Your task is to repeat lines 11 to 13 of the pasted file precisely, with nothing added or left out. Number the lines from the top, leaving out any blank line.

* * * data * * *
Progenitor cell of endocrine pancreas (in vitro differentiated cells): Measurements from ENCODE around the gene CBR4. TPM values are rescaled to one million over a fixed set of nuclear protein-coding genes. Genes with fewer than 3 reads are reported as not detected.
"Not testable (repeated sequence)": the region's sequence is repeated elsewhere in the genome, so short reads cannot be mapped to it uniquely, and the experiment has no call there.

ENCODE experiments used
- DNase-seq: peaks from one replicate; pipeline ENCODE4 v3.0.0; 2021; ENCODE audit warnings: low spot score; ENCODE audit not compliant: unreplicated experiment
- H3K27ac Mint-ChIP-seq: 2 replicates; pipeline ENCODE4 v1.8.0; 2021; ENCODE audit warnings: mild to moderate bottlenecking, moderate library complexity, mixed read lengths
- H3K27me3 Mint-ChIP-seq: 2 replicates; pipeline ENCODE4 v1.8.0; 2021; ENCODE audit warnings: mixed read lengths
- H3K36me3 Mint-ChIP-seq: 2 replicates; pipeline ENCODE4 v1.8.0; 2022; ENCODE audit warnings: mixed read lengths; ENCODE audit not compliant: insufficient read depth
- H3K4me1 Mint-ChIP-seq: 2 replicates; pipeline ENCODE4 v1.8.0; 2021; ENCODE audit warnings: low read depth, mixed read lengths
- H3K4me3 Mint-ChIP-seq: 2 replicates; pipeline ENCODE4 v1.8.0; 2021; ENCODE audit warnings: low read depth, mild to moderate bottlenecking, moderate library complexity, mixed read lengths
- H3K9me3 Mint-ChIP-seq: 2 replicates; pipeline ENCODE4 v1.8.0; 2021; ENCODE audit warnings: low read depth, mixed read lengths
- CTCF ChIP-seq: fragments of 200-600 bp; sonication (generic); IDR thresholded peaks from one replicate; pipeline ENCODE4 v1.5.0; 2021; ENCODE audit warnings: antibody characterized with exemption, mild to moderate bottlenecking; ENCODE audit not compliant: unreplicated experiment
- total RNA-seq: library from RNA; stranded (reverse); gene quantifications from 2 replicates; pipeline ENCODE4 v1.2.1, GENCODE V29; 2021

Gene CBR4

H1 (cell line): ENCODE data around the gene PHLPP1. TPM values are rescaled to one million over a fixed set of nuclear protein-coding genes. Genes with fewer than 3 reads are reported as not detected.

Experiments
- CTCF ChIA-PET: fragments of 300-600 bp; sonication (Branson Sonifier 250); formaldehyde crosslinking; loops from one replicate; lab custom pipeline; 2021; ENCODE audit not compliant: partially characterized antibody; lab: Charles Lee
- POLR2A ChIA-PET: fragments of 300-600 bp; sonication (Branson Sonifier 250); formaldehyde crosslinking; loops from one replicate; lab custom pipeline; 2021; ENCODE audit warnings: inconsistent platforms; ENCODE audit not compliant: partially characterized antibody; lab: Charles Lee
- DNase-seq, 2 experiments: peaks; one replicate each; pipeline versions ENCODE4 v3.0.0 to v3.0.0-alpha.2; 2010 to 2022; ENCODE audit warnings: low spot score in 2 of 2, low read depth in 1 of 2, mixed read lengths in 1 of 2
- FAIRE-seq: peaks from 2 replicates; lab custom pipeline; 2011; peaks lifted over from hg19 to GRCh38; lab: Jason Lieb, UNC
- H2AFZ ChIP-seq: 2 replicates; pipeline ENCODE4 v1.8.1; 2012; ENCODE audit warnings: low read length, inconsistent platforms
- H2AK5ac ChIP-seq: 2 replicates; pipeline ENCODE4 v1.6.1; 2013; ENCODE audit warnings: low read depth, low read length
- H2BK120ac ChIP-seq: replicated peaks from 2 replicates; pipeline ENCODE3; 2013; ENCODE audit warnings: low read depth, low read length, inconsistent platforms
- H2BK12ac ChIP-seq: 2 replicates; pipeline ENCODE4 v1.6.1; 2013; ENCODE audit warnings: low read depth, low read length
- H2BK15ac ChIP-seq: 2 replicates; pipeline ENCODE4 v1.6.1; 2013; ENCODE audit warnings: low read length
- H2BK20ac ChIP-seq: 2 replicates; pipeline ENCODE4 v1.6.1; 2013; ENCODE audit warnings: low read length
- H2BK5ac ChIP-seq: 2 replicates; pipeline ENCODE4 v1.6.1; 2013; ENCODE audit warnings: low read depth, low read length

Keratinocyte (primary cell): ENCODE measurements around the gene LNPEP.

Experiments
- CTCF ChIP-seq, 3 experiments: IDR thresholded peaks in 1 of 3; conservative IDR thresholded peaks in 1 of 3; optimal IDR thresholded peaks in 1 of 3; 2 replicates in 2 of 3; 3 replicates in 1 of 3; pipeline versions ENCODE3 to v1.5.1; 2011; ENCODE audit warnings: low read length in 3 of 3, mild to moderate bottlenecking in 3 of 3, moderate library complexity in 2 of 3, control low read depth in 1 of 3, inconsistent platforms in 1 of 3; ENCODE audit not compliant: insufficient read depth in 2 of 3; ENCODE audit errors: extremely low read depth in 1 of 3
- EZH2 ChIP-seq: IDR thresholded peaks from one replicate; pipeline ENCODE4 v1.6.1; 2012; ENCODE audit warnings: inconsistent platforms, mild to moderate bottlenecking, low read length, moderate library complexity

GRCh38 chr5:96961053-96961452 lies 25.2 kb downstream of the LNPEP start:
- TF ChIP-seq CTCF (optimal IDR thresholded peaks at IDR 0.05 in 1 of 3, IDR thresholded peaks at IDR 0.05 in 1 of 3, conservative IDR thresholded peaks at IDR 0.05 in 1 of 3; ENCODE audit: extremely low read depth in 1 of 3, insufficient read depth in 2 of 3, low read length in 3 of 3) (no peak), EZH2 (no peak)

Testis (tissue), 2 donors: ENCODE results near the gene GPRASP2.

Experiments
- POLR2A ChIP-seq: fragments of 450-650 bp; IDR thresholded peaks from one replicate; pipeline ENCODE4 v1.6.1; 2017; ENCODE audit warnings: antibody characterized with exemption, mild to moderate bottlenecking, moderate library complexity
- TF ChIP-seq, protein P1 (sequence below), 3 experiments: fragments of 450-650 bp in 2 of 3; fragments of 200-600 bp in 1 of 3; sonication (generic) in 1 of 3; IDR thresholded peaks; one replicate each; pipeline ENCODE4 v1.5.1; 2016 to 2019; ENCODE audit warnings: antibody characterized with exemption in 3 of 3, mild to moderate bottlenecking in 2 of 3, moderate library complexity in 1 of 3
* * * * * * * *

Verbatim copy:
- CTCF ChIP-seq: fragments of 200-600 bp; sonication (generic); IDR thresholded peaks from one replicate; pipeline ENCODE4 v1.5.0; 2021; ENCODE audit warnings: antibody characterized with exemption, mild to moderate bottlenecking; ENCODE audit not compliant: unreplicated experiment
- total RNA-seq: library from RNA; stranded (reverse); gene quantifications from 2 replicates; pipeline ENCODE4 v1.2.1, GENCODE V29; 2021

Gene CBR4